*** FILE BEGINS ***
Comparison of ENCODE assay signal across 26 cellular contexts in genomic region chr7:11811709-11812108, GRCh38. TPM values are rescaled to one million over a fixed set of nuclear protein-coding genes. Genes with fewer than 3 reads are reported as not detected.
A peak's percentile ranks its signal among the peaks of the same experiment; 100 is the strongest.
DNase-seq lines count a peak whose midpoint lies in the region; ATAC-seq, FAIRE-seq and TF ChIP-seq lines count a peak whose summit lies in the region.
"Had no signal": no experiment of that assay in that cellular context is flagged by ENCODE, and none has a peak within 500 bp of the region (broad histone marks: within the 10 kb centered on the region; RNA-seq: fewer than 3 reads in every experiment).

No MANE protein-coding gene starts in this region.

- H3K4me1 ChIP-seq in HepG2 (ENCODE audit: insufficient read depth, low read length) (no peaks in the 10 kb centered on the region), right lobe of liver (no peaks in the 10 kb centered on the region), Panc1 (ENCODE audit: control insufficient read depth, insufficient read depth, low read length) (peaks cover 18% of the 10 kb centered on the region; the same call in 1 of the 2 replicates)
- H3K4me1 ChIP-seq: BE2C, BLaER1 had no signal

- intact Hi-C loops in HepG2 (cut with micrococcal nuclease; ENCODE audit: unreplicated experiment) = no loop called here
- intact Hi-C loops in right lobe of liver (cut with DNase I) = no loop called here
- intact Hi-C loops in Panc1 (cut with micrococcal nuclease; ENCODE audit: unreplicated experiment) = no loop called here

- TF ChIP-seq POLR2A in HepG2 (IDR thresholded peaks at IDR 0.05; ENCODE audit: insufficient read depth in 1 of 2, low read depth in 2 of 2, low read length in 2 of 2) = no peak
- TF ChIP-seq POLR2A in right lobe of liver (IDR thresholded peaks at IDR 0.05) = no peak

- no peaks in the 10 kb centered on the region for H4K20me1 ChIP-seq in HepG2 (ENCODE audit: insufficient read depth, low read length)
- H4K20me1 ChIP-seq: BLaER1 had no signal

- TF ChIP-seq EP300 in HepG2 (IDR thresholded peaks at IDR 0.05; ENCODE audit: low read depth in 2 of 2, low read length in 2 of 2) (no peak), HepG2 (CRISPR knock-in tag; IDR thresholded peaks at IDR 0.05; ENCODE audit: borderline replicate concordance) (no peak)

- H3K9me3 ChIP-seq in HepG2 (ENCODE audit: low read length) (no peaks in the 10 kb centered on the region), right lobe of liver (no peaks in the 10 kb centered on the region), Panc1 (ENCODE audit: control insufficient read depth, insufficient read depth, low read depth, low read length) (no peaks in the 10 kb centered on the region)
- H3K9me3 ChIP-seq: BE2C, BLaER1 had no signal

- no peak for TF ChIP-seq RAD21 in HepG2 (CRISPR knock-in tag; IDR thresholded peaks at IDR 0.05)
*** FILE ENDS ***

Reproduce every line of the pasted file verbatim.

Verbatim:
Comparison of ENCODE assay signal across 26 cellular contexts in genomic region chr7:11811709-11812108, GRCh38. TPM values are rescaled to one million over a fixed set of nuclear protein-coding genes. Genes with fewer than 3 reads are reported as not detected.
A peak's percentile ranks its signal among the peaks of the same experiment; 100 is the strongest.
DNase-seq lines count a peak whose midpoint lies in the region; ATAC-seq, FAIRE-seq and TF ChIP-seq lines count a peak whose summit lies in the region.
"Had no signal": no experiment of that assay in that cellular context is flagged by ENCODE, and none has a peak within 500 bp of the region (broad histone marks: within the 10 kb centered on the region; RNA-seq: fewer than 3 reads in every experiment).

No MANE protein-coding gene starts in this region.

- H3K4me1 ChIP-seq in HepG2 (ENCODE audit: insufficient read depth, low read length) (no peaks in the 10 kb centered on the region), right lobe of liver (no peaks in the 10 kb centered on the region), Panc1 (ENCODE audit: control insufficient read depth, insufficient read depth, low read length) (peaks cover 18% of the 10 kb centered on the region; the same call in 1 of the 2 replicates)
- H3K4me1 ChIP-seq: BE2C, BLaER1 had no signal

- intact Hi-C loops in HepG2 (cut with micrococcal nuclease; ENCODE audit: unreplicated experiment) = no loop called here
- intact Hi-C loops in right lobe of liver (cut with DNase I) = no loop called here
- intact Hi-C loops in Panc1 (cut with micrococcal nuclease; ENCODE audit: unreplicated experiment) = no loop called here

- TF ChIP-seq POLR2A in HepG2 (IDR thresholded peaks at IDR 0.05; ENCODE audit: insufficient read depth in 1 of 2, low read depth in 2 of 2, low read length in 2 of 2) = no peak
- TF ChIP-seq POLR2A in right lobe of liver (IDR thresholded peaks at IDR 0.05) = no peak

- no peaks in the 10 kb centered on the region for H4K20me1 ChIP-seq in HepG2 (ENCODE audit: insufficient read depth, low read length)
- H4K20me1 ChIP-seq: BLaER1 had no signal

- TF ChIP-seq EP300 in HepG2 (IDR thresholded peaks at IDR 0.05; ENCODE audit: low read depth in 2 of 2, low read length in 2 of 2) (no peak), HepG2 (CRISPR knock-in tag; IDR thresholded peaks at IDR 0.05; ENCODE audit: borderline replicate concordance) (no peak)

- H3K9me3 ChIP-seq in HepG2 (ENCODE audit: low read length) (no peaks in the 10 kb centered on the region), right lobe of liver (no peaks in the 10 kb centered on the region), Panc1 (ENCODE audit: control insufficient read depth, insufficient read depth, low read depth, low read length) (no peaks in the 10 kb centered on the region)
- H3K9me3 ChIP-seq: BE2C, BLaER1 had no signal

- no peak for TF ChIP-seq RAD21 in HepG2 (CRISPR knock-in tag; IDR thresholded peaks at IDR 0.05)